Subject: I have found a DVD that I think you would enjoy
|The Fall Rise of Reginald Perrin The Complete Series|
Actors: Leonard Rossiter, Pauline Yates, John Barron, Sue Nicholls, Trevor Adams
Directors: Gareth Gwenlan, John Howard Davies
Genres: Comedy, Television
Opening with a naked Reggie running into the sea, this groundbreaking BBC comedy series tells the story of a man desperate to escape his daily monotony. Adapted by David Nobbs from his darkly-comedic novel, and powered by ... more »
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Politically corrected, so as not to offend the easily offend
Gene | Overland Park, KS, USA | 06/18/2009
(3 out of 5 stars)
"I waited for decades, literally, to be able to see the complete series again ... only to find it had been bowdlerized. Shame on them.
What is particularly galling about this censorship, is that the portions removed were making fun of the types of people who would flee a neighborhood just because somebody "different" moved in. Apparently, somebody who had no clue as to what was really going on, saw CJ in blackface and Tom with a turban, and decided that we would be scandalized by seeing it.
Leftist censorship is no better than rightist.
Don't you just hate "pre" reviews?
Michael D. Kelley | Leesburg, Florida | 02/17/2009
(5 out of 5 stars)
"And yet... I'm doing one anyway, based on the television series and NOT the quality of the DVD set (which at this point is unknown). However, we can make some good guesses here and guesses which are at least valuable in deciding whether or not you'll be interested in this.
First of all, this is as English a series as it comes. Absolutely no attempt is made to "Americanize" it, so if you have trouble understanding English accents (and even *I* do at times) or dislike the English sense of humor then stay well aware from this.
Otherwise, this is a *superb* show, equally on par with Fawlty Towers as one of the best the English has to offer. It's sharp satire but not "crazy" in the Monty Python sense. Reginald is a man who gets fed up with the middle class rut he's living in, and fakes his own death to get away from it all -- except he can't get away from it all and no matter how he tries to fail he keeps succeeding even more. It stars the late Leonard Rossiter who is absolutely brilliant in this -- actually, the entire cast is superb.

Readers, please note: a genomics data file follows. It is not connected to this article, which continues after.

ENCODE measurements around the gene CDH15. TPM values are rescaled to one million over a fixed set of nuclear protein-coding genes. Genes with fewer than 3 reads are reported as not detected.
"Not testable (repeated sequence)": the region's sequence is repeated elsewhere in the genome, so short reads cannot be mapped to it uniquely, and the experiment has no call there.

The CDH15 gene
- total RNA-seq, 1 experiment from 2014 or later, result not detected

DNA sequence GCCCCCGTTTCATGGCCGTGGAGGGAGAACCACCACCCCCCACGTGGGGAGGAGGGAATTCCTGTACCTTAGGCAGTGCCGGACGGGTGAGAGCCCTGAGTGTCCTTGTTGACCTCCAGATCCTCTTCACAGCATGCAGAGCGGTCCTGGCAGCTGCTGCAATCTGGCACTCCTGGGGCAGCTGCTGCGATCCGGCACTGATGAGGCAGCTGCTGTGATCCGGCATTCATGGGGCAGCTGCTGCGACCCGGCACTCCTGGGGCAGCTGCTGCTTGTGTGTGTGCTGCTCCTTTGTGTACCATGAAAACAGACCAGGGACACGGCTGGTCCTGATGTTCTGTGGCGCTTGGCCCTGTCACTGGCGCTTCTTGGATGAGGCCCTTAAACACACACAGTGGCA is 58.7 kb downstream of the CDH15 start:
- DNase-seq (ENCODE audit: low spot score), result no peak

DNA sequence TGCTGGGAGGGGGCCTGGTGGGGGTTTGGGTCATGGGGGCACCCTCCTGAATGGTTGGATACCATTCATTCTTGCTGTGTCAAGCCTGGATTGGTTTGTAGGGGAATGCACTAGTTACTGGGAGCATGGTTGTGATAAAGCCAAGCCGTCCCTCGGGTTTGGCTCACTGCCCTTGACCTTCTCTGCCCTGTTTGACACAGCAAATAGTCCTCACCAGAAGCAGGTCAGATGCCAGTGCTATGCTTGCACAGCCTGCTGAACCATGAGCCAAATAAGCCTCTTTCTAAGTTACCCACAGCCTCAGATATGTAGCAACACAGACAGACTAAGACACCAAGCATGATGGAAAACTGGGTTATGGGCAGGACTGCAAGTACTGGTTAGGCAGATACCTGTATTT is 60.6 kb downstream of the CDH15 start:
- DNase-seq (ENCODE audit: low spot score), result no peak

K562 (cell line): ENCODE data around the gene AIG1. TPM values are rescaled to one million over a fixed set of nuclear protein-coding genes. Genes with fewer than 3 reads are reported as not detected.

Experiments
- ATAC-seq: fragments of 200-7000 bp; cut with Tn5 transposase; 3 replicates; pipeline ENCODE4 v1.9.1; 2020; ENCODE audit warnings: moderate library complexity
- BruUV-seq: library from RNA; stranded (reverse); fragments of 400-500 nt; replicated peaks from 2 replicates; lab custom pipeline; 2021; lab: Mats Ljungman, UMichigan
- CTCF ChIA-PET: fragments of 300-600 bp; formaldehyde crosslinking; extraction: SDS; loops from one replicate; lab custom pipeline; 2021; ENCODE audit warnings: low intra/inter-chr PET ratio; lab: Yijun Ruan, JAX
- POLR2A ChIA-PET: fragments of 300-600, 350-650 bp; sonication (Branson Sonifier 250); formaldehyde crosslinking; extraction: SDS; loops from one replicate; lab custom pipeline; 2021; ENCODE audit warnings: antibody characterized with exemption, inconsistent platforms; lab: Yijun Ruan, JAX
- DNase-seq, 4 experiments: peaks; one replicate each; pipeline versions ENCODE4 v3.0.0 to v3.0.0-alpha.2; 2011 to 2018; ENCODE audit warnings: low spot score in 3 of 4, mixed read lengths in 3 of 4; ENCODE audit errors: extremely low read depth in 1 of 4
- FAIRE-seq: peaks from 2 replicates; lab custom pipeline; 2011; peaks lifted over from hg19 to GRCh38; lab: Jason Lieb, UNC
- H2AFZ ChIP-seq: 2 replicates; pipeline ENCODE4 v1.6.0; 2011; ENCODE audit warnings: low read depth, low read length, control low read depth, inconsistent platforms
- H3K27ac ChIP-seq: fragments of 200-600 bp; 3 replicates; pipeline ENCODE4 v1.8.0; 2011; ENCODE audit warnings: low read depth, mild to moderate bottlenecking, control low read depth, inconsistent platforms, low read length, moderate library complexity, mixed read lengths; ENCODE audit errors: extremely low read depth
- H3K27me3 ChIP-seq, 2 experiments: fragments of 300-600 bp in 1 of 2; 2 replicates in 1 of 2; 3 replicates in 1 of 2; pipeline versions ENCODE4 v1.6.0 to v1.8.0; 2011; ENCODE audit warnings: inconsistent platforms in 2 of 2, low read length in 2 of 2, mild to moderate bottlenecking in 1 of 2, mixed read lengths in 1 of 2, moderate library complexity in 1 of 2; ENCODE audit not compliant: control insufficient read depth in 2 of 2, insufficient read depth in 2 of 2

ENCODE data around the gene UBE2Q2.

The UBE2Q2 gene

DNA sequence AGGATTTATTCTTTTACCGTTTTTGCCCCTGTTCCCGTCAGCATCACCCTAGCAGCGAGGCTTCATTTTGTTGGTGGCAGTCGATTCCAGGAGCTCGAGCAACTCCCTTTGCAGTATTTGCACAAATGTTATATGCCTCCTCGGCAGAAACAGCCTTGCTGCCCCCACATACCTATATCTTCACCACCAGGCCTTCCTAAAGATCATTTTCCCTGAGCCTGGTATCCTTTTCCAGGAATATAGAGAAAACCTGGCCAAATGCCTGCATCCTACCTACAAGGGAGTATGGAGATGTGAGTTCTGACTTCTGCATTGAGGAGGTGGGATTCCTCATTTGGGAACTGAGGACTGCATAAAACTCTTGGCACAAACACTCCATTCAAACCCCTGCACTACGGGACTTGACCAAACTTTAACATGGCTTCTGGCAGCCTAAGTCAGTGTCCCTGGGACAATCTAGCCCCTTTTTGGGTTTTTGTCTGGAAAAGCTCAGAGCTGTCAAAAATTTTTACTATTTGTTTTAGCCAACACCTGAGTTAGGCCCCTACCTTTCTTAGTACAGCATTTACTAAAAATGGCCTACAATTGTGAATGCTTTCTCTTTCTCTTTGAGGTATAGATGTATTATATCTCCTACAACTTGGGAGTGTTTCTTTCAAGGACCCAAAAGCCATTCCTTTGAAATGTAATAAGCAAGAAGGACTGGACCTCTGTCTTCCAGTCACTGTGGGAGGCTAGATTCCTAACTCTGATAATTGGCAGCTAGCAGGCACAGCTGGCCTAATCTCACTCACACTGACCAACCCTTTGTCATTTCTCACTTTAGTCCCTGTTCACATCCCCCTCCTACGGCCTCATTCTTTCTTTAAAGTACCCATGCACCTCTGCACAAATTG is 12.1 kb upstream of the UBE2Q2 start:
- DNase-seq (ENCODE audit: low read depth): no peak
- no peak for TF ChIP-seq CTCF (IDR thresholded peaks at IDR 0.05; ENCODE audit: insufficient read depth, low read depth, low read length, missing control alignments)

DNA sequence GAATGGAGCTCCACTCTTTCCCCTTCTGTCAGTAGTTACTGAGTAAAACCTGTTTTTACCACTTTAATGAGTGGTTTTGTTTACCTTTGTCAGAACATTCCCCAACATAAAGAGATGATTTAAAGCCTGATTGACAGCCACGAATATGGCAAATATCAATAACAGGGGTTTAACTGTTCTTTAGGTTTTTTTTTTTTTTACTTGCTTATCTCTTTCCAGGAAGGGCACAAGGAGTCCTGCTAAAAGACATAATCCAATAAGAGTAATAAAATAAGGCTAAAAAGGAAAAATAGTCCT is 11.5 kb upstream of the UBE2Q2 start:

The show is a hidden treasure -- here in the States there were two VHS tapes released fifteen years ago which covered only the first half of the series (the "fall" of Reginald). Then you could buy a PAL set of this (assuming you had the ability to play it) but that's gone out of stock as well. This NTSC DVD set looks to be the entire show and worth every penny. Buy it today before it goes out of print again!"
Great! Super! Britcom fans rejoice!
W. Zwirko | 03/02/2009
(5 out of 5 stars)
"I first saw TFARORP many years ago when the Dallas PBS affiliate KERA imported it, and it is completely on par with "Fawlty Towers" and "Ab Fab" as far as comedic worthiness while breaking through traditional sitcom barriers.
Reginald Perrin (as portrayed by Leonard Rossiter) is a middle-aged, middle manager at a London-area dessert factory who couldn't be more dissatisfied with the banality of day-to-day life. So he comes up with a plan to end it all (without really ending it all).
Rossiter is genius and the rest of the casting couldn't be more spot-on -- these are characters that will stay with you always (and that you'll probably recognize from your own lives).
And if you think "Saturday Night Live" is a catch-phrase factory, wait 'til you catch yourself trying to work the cleverness of Reggie and company into your conversations!
Like "The Office," they tried to "American-ize" this program in 1983; unlike "The Office," it failed. But while "Reginald Perrin" dates back to the 70s, I've seen the first few episodes again quite recently and it holds up superbly as a satire of the working world."
Mitch Stone | Santa Paula, California United States | 05/18/2009
(5 out of 5 stars)
"I am relieved. Whenever you get a chance to revisit an old TV series or movie, you hope that it lives up to your fondest recollections. I remember "The Fall and Rise" from the 1970s as one of the most original and funniest things I'd ever seen on TV. Now, thirty years later, it finally arrives on DVD for American viewers, and we have an opportunity to check our realities.
The series is often compared to "Fawlty Towers," but aside from it coming from the same decade of British TV comedy, this comparison isn't fair, really -- "Fawlty" was then and probably still is today the greatest TV comedy series of all time. You could write a PhD dissertation on "Fawlty," and I'd wager someone already has.
The writing isn't quite as sturdy and consistent as "Fawlty," and some of the humor is dated, a bit broader than we might have remembered it, and also particular to British events and individuals of the period. In that respect, the series has not worn as well as "Fawlty." But "Fall and Rise" takes an entirely different approach to its troubled central character. Where "Fawlty" is episodic, "Fall and Rise" was based on a novel, which gives the story a more conventional arc -- a beginning, middle and end, as we all learned in high school English. Without giving too much away to those who haven't seen the series, it's the story that wins us over in the end.
Much has also been said about the comedic genius of Leonard Rossiter, which doesn't need to be repeated. Also no need to compare Rossiter to John Cleese -- they are both stratospheric -- and much of the reason to watch "Fall and Rise" is to see Rossiter at his best, navigating the endless agonies of our hero, Reginald Iolanthe Perrin (initials RIP, which I haven't seen mentioned before).
So I am relieved. This series is still very funny, very original, and essential viewing for any fan of the darker side of British comedy."